Apache Spark

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Apache Spark
Spark Logo
Developer(s) Apache Software Foundation, UC Berkeley AMPLab, Databricks
Initial release May 30, 2014; 17 months ago (2014-05-30)
Stable release v1.5.2 / November 9, 2015; 21 days ago (2015-11-09)
Development status Active
Written in Scala, Java, Python, R
Operating system Linux, Mac OS, Windows
Type data analytics, machine learning algorithms
License Apache License 2.0
Website spark.apache.org

Apache Spark is an open source cluster computing framework originally developed in the AMPLab at University of California, Berkeley but was later donated to the Apache Software Foundation where it remains today. In contrast to Hadoop's two-stage disk-based MapReduce paradigm, Spark's multi-stage in-memory primitives provides performance up to 100 times faster for certain applications.[1] By allowing user programs to load data into a cluster's memory and query it repeatedly, Spark is well-suited to machine learning algorithms.[2]

Spark requires a cluster manager and a distributed storage system. For cluster management, Spark supports standalone (native Spark cluster), Hadoop YARN, or Apache Mesos.[3] For distributed storage, Spark can interface with a wide variety, including Hadoop Distributed File System (HDFS),[4] Cassandra,[5] OpenStack Swift, Amazon S3, Kudu, or a custom solution can be implemented. Spark also supports a pseudo-distributed local mode, usually used only for development or testing purposes, where distributed storage is not required and the local file system can be used instead; in such a scenario, Spark is run on a single machine with one executor per CPU core.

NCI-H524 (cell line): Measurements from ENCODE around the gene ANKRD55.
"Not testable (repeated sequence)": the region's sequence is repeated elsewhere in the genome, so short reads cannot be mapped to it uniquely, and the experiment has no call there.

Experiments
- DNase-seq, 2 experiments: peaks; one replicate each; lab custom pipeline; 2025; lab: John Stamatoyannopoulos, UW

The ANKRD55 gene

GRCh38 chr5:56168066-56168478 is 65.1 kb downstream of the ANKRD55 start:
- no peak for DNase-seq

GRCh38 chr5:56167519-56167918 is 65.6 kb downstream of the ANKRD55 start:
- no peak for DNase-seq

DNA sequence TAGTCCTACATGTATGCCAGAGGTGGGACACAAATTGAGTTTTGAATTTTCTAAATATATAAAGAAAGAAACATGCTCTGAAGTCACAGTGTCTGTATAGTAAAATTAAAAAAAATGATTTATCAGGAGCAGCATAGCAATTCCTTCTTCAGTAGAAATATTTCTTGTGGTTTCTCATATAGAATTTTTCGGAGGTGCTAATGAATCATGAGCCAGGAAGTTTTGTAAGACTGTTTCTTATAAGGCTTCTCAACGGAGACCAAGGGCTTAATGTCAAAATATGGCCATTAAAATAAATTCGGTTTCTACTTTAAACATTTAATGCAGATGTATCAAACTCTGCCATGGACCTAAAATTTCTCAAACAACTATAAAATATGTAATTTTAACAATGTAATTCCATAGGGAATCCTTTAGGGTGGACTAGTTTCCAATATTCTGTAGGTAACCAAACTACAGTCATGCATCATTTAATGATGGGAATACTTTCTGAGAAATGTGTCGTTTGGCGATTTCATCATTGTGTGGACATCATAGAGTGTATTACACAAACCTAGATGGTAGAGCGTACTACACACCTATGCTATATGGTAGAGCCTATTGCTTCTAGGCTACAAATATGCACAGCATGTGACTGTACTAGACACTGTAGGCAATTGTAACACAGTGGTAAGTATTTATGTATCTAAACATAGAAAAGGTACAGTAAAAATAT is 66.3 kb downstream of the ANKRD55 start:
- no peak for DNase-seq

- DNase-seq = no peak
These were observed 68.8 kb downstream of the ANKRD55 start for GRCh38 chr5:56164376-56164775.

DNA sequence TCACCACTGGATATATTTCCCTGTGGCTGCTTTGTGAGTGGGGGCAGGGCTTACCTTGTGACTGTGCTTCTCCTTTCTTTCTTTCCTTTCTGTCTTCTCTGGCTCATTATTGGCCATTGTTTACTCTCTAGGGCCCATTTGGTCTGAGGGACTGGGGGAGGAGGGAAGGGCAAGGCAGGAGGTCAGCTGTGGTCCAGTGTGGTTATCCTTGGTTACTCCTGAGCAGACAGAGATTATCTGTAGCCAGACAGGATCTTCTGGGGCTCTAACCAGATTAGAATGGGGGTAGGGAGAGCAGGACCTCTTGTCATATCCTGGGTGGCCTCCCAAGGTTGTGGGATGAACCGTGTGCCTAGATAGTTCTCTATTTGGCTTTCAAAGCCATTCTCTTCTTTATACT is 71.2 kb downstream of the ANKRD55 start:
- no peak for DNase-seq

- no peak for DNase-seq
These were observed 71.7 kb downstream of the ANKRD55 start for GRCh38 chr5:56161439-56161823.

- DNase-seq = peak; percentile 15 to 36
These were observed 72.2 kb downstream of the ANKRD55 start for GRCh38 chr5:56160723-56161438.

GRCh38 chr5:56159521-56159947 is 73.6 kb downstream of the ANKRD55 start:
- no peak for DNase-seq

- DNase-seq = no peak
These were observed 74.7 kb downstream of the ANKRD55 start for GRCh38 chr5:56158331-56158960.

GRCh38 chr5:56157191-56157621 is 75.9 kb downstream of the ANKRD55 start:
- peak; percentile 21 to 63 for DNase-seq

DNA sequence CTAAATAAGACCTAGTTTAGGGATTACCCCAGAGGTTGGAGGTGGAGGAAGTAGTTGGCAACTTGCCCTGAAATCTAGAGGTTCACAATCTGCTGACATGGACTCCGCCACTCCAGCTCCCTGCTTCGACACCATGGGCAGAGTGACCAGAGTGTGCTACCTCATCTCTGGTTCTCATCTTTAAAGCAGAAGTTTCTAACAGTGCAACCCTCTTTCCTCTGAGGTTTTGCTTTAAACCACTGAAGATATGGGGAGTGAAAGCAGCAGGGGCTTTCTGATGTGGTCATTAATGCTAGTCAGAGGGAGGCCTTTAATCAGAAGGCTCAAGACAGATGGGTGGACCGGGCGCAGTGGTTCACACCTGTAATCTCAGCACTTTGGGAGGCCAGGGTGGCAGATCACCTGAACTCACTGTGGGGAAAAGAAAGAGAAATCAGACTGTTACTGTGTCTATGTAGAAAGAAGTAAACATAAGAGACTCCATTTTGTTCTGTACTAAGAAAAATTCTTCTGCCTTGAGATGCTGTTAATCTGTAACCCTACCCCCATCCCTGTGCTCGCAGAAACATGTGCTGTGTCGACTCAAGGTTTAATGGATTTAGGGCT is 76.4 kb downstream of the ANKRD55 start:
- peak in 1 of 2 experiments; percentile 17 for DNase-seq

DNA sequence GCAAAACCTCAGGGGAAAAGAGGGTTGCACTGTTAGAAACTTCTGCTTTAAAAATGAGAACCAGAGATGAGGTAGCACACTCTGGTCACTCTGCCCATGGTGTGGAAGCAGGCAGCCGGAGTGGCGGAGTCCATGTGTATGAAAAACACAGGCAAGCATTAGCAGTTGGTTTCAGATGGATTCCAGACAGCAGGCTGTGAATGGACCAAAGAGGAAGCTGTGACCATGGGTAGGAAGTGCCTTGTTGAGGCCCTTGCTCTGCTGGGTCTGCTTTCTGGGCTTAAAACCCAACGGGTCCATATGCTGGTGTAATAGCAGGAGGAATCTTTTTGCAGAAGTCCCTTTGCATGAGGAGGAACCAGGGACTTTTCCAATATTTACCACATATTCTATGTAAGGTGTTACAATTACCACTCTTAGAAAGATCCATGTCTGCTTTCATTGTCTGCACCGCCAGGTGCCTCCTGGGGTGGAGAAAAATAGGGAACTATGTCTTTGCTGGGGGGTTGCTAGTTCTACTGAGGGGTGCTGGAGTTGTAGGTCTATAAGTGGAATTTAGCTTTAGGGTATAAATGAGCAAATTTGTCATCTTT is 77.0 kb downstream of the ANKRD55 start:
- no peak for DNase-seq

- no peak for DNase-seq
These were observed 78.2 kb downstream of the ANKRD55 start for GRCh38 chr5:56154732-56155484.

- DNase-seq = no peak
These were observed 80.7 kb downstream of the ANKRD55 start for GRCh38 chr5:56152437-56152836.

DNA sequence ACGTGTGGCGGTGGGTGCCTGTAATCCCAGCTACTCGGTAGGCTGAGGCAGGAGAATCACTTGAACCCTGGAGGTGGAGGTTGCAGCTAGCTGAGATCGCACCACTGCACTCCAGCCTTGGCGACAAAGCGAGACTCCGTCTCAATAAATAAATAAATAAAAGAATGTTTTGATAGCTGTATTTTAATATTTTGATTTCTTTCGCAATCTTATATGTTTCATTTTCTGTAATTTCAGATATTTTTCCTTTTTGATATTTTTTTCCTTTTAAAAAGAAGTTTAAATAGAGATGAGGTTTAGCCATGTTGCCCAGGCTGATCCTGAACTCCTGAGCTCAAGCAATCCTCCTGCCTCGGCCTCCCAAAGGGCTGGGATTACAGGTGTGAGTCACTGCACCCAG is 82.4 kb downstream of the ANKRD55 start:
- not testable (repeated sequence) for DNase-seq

Spark had in excess of 465 contributors in 2014,[6] making it not only the most active project in the Apache Software Foundation[citation needed] but one of the most active open source big data projects.[citation needed]


Spark was initially started by Matei Zaharia at UC Berkeley AMPLab in 2009, and open sourced in 2010 under a BSD license.

In 2013, the project was donated to the Apache Software Foundation and switched its license to Apache 2.0. In February 2014, Spark became a Top-Level Apache Project.[7]

In November 2014, the engineering team at Databricks used Spark and set a new world record in large scale sorting.[8]

Version Original release date Latest version Release date Status
Old version, no longer supported: 0.5 2012-06-12 0.5.1 2012-10-07 No longer supported
Old version, no longer supported: 0.6 2012-10-14 0.6.1 2012-11-16 No longer supported
Old version, no longer supported: 0.7 2013-02-27 0.7.3 2013-07-16 No longer supported
Old version, no longer supported: 0.8 2013-09-25 0.8.1 2013-12-19 No longer supported
Old version, no longer supported: 0.9 2014-02-02 0.9.2 2014-07-23 No longer supported
Old version, no longer supported: 1.0 2014-05-30 1.0.2 2014-08-05 No longer supported